by Harry on March 14, 2009

Somewhere back in the mists of time, I seem to remember our own Daniel criticized academics for not taking seriously the fact that management is a job, something that can be done badly or well (the only cite I can find is here, but I’ll link to the long version if someone finds it for me, if, that is, it isn’t something I just dreamed). I suspect that there are two (respectable) reasons for this. One is that academic managers are drawn from the ranks of academics and given little if any training. This narrow pool has already selected out a lot of people who might actually be good at it, and as a result academics rarely get to experience good management directly. Second, management is something that is much easier to recognise as a real and important skill if you have seen some good examples of it than if you have only seen bad or indifferent examples. (I think of it as a bit like my experience with dental work; the first time I had work done with a good anaesthetic it was something I couldn’t possibly have imagined before).

Here’s a long post from aaron swartz which I recommend to all who doubt that management is an important skill, and recommend, even more, to anyone who is being thrown into management tasks without much training or help, especially in an environment with unclear lines of authority and/or an anti-authority culture. If you’re planning to become principal of a school its all useful, but you might especially want to look at Point 2a and Point 9.

Survey data on Internet uses

by Eszter Hargittai on March 14, 2009

New Pew Internet & American Life siteThe Pew Internet & American Life Project (PIP), a very important source on data about Americans’ Internet uses, has completely revamped its Web site. Among other things, it is now even easier to download their data than before. These are made available in SPSS format only. I use StatTransfer in such cases (for conversion to Stata), any other tools that have worked well for folks?

They also have a handy tool for searching their data base of questions. We’ve been working on something similar in my lab for a bunch of Internet-related surveys although stopped the process due to lack of funding. Pew was smart to work with the Roper Center for Public Opinion Research at UCONN on this since they have so much experience in this domain. Perhaps worthy of note is the fact that a search on the same term on the Roper and the PIP sites does not yield the same results. While some Pew data seem to be available through the Roper site, these seem to originate from the Pew Research Center for the People & the Press and not from PIP. That’s something to keep in mind when looking for Internet-related data.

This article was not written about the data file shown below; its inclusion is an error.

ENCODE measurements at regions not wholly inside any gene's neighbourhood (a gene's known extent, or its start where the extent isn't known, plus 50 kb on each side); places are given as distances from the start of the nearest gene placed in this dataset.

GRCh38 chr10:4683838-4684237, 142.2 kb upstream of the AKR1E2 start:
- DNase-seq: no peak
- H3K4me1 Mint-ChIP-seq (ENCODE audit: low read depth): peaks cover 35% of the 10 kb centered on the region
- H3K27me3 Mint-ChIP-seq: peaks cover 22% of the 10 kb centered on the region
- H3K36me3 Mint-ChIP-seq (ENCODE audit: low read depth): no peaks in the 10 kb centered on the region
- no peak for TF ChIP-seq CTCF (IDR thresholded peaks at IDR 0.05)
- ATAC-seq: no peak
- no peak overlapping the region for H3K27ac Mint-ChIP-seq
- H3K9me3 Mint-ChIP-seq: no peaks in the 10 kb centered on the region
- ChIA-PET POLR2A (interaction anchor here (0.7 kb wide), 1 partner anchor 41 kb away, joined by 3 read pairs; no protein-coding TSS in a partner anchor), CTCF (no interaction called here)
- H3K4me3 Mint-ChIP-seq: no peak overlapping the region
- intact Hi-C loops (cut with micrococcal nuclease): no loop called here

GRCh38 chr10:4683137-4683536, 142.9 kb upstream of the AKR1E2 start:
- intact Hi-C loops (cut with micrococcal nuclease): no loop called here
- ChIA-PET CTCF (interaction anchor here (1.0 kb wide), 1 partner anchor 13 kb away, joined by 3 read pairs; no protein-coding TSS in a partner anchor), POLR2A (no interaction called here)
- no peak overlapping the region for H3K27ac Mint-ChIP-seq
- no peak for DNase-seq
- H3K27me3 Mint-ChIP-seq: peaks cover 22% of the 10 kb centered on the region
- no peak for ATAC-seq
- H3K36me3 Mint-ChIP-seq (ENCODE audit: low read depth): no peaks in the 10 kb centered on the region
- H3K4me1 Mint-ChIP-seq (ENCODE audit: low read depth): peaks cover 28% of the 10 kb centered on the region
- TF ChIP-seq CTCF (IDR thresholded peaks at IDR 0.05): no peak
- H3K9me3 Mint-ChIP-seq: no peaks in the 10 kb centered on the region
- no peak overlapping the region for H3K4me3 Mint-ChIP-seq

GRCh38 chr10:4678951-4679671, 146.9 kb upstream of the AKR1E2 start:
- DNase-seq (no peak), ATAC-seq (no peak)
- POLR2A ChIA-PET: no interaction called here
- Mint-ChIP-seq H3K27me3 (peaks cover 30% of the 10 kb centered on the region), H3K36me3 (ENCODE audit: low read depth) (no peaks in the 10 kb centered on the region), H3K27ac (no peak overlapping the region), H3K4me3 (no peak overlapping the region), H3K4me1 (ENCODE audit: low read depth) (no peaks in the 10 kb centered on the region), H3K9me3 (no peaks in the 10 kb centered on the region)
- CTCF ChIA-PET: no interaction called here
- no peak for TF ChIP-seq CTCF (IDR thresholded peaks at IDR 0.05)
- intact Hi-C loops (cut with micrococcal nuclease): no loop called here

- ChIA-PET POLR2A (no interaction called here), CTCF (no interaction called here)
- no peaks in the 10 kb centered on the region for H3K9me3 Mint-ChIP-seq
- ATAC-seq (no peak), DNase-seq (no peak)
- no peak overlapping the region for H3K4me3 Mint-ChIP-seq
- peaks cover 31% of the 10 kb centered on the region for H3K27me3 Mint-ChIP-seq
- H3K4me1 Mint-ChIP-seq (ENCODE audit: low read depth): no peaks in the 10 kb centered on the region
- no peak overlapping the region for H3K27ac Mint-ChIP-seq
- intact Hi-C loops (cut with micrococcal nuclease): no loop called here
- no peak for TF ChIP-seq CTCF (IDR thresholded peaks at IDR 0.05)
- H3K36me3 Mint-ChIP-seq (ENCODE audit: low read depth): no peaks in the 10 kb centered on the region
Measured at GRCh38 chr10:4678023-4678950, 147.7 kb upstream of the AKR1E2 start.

For those not interested in accessing the raw data directly, PIP’s full reports continue to be easily available by topic on the site as are some stand-alone figures from these. Overall, the amount of material PIP is making easily available is a wonderful resource so many thanks to the great folks there!

Nerd alert

by John Quiggin on March 14, 2009

According the Wikipedia front page yesterday “… author Guillaume Prévost created The Book of Time series to help children understand that history can be fascinating?”

I wonder how many readers, at the critical point in this sentence, expected “econometrics” in the place of “history”? I think I need to get out more.


by John Holbo on March 14, 2009

Didn’t feel like bidding in that other auction I linked? Maybe this one, then.

Bonds beat stocks

by John Quiggin on March 14, 2009

This Bloomberg story gets the headline (“Bonds beat stocks in earth-shattering reversal”) right., but the lead (or lede) wrong. The intro “Buying 30-year Treasuries is returning more than stocks for the first time since Jimmy Carter was president. ” is wrong – bonds have beaten stocks in quite a few years since then.

Bonds beat stocks (Bloomberg)

Bonds beat stocks (Bloomberg)

The finding in the chart is much more dramatic, to the point that “earth-shattering” is justifiable hyperbole. What it shows is that, over the entire period since 1979, a strategy of buying 30-bonds (trading so that the portfolio always holds the most recently issued bond) has outperformed the strategy of buying stocks and reinvesting the dividends.

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